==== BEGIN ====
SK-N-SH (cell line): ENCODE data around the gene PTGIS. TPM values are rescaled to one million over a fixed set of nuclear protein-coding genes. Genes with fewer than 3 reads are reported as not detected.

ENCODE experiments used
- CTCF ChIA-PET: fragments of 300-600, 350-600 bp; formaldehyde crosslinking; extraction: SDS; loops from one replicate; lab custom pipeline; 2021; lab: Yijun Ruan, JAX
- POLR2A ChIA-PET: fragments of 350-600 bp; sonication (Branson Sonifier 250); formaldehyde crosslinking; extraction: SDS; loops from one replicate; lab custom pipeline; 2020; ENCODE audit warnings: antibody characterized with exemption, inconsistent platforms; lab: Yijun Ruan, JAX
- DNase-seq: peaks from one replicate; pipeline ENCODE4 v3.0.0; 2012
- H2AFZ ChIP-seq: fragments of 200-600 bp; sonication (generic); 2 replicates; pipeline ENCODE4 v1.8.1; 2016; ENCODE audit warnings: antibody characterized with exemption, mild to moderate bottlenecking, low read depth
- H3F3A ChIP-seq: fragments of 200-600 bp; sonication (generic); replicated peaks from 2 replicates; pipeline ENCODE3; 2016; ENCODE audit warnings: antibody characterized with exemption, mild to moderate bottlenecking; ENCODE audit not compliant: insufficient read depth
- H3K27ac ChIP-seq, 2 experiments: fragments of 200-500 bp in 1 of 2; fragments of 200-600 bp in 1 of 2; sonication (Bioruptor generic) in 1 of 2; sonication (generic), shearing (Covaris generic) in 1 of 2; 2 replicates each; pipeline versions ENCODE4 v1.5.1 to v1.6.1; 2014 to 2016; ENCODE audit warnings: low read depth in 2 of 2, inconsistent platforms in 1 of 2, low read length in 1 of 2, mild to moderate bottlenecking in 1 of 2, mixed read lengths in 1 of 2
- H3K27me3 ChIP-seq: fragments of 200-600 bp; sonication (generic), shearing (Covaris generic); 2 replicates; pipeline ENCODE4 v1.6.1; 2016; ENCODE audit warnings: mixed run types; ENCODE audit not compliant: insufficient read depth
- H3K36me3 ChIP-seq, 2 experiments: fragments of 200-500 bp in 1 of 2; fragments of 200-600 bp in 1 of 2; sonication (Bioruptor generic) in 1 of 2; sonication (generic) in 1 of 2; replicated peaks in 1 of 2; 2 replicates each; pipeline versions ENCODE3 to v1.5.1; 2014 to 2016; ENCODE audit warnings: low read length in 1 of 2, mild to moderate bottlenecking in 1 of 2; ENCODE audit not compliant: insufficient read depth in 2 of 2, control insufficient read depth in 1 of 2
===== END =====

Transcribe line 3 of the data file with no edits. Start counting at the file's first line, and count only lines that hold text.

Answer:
- CTCF ChIA-PET: fragments of 300-600, 350-600 bp; formaldehyde crosslinking; extraction: SDS; loops from one replicate; lab custom pipeline; 2021; lab: Yijun Ruan, JAX